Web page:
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Book Review: Mary Jane by Jessica Anya Blau

Mary Jane by Jessica Anya Blau is a coming of age novel taking place in Baltimore, Maryland. During the 1970's, fourteen year old Mary Jane is caught in the middle of her family's conservative ideals and the progressive ideals of the Cone family where she is a summer nanny. Mary Jane is a sheltered teen who enjoys cooking with her mother, listening to Broadway Show Tunes, and singing in the church choir. On the first day of work, she is shocked at the mess in the Cone's home and introduces them to home cooked meals and keeping the house clean. In return, Mary Jane gets a front row seat to sex, drugs, and rock & roll. This novel was the selected for the book club I belong to. Again, this is a novel that I likely wouldn't have chosen to read on my own, but I was glad I did. Mary Jane is the first novel I've read by Jessica Anya Blau, and I was impressed with her storytelling.  Touching on race, class, and stereotypes, along with drugs and infidelity, it reminded

Book Review: Sunset Island (Sunset Island, #1) by Cherie Bennett

Complete Series of Sunset Island by Cherie Bennett

One of the books I chose to read as part of my rereading my way through my childhood is Sunset Island (Sunset Island, #1) by Cherie Bennett. As a first book in the series, it features teens at an au pair convention looking for work across the United States, and we meet three friends who get assignments on the wonderful Sunset Island in Maine . . . Emma Cresswell, Samantha "Sam" Bridges, and Carolyn "Carrie" Alden.

What I love about the Sunset Island book series is that it deals with a lot of issues that tweens and teens deal with and how sometimes it is blown out of proportion (and sometimes not). In the first edition of Sunset Island, it deals with secrets being kept . . . Emma Cresswell doesn't tell her friends Sam and Carrie and her boyfriend Kurt that she comes from a wealthy family because all she wants to do is fit in with everyone and try to find out who she is without her family's money. When she finally decides to tell her friends, they make some harsh judgements about wealthy people, and Emma chickens out of telling them about her true self.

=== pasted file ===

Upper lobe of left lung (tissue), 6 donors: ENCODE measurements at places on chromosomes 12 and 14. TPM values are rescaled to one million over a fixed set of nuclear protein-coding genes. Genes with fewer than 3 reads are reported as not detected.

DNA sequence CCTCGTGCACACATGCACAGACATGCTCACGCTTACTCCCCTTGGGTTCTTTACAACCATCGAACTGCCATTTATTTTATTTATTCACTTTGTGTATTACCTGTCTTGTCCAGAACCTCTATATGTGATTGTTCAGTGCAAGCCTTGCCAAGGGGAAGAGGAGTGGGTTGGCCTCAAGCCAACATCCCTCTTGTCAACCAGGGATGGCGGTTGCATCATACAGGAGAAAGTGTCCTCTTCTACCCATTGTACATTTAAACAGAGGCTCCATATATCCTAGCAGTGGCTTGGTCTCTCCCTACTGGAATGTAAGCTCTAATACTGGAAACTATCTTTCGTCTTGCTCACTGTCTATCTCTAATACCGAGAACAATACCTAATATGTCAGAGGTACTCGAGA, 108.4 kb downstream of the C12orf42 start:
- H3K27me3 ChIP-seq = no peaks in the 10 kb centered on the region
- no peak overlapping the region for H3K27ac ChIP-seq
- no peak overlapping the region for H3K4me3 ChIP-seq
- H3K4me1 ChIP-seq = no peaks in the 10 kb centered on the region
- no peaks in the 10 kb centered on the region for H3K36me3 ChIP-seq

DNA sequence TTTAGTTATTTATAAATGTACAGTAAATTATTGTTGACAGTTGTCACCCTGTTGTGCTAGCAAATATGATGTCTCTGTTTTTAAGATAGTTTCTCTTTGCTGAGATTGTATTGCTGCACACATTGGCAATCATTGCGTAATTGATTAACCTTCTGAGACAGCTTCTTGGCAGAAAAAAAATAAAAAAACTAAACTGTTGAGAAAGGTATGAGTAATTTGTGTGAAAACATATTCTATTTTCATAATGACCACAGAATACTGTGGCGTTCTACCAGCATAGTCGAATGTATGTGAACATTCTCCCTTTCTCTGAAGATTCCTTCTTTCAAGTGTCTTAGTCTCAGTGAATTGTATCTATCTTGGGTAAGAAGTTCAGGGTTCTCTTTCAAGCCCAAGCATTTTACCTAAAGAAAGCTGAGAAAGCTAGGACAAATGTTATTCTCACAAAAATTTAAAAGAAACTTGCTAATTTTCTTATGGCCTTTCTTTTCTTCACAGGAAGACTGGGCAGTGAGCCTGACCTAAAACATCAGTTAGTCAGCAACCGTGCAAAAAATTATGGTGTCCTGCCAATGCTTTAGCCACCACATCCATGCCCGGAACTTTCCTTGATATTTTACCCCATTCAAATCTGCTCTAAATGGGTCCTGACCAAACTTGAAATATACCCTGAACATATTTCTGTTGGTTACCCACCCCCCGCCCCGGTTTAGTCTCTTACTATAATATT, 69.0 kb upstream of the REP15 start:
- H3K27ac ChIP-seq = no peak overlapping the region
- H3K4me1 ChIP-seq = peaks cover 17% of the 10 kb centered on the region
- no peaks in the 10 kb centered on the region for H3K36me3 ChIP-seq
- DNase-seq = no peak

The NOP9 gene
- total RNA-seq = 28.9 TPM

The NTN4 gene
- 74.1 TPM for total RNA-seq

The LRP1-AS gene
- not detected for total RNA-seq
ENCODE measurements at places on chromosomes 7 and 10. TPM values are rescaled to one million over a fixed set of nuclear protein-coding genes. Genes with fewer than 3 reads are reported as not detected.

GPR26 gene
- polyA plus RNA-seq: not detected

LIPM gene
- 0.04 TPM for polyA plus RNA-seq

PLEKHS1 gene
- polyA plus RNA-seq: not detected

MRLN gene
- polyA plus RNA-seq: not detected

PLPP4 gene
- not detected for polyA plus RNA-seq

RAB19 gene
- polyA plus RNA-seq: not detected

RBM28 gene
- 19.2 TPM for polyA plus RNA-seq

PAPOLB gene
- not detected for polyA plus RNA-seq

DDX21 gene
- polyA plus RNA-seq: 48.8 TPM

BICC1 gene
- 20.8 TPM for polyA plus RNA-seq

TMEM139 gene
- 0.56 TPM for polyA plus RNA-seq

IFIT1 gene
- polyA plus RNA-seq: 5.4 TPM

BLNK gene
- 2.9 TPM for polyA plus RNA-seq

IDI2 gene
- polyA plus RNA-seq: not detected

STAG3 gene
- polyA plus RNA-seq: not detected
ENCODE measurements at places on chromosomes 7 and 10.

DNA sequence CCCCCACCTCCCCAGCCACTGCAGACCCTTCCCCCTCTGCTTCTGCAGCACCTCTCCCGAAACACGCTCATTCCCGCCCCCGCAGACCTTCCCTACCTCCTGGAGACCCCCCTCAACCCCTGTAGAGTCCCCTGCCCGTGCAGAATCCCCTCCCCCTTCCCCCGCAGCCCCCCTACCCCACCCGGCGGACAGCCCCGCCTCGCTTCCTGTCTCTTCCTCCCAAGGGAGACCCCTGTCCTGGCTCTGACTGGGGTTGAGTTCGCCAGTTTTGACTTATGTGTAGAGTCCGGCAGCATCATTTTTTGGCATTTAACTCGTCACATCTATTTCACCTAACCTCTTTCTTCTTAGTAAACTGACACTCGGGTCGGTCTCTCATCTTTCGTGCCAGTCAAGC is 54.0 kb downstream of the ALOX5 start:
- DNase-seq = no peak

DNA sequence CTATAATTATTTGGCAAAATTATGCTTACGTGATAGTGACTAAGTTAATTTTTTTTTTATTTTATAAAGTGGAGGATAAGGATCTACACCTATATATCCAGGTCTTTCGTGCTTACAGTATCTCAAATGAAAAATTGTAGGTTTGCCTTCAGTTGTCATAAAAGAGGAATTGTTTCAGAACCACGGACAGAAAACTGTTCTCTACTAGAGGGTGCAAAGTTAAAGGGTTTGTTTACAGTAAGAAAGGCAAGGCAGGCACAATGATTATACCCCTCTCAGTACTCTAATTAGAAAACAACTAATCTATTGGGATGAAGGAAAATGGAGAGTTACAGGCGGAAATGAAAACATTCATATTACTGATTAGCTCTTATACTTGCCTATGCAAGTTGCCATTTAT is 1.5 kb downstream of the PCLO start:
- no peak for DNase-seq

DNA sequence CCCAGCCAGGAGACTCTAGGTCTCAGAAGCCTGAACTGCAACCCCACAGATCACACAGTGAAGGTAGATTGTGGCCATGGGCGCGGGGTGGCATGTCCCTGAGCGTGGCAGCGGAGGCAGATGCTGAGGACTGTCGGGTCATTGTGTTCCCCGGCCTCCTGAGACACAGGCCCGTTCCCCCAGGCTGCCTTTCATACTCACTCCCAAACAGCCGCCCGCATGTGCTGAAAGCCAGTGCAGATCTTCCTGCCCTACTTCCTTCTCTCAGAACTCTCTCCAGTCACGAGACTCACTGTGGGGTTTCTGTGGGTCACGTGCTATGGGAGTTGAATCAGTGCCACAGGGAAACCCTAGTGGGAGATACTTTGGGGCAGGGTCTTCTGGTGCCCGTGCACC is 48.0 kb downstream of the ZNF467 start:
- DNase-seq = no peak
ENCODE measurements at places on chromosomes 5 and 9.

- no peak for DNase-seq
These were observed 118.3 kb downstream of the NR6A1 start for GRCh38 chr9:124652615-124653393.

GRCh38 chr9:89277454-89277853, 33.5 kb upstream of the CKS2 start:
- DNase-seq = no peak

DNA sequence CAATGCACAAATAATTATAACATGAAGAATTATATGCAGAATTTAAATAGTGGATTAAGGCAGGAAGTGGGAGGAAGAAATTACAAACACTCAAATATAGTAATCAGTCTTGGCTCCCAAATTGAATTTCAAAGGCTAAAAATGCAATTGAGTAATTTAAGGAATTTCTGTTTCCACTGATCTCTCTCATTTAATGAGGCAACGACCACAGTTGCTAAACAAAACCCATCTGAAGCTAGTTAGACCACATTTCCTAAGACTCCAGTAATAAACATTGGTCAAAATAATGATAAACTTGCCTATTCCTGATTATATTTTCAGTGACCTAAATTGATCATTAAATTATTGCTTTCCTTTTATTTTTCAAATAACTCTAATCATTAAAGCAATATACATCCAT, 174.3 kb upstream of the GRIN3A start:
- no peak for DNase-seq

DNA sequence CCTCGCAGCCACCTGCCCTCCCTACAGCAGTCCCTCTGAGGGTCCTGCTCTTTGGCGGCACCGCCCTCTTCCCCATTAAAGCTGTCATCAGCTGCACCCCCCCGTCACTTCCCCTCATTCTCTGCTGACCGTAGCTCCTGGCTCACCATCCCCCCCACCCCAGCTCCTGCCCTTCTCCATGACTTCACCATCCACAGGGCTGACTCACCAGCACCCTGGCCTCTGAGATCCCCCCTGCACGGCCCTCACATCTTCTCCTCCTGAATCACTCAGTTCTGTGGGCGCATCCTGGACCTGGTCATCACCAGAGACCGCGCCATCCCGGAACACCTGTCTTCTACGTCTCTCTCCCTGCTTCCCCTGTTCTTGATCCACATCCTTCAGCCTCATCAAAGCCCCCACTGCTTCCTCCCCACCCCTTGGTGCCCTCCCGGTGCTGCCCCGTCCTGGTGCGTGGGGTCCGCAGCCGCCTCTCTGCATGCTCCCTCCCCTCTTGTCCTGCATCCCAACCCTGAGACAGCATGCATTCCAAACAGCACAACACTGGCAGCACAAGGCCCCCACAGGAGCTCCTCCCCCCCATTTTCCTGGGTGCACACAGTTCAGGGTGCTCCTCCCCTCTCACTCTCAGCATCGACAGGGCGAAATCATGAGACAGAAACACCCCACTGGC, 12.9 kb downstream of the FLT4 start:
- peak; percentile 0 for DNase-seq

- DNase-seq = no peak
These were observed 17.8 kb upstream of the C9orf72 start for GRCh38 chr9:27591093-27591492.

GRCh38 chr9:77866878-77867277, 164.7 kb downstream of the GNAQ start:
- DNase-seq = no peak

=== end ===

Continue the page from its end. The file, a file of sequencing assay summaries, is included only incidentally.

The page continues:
Who hasn't kept a secret from someone? It could be big or small, but I think most people don't reveal everything about themselves, especially when they first meet someone. So, I definitely find this part of the book very believable. What I didn't find believable, even as a teenager, was that people would think that someone not mentioning their wealth was lying to people. Why would someone not mentioning something about themselves be a lie? There are just some things that are not anyone's business.

With that being said, it was an engaging read as a teenager, and I still found it interesting as an adult. I would give this book four out of five stars.

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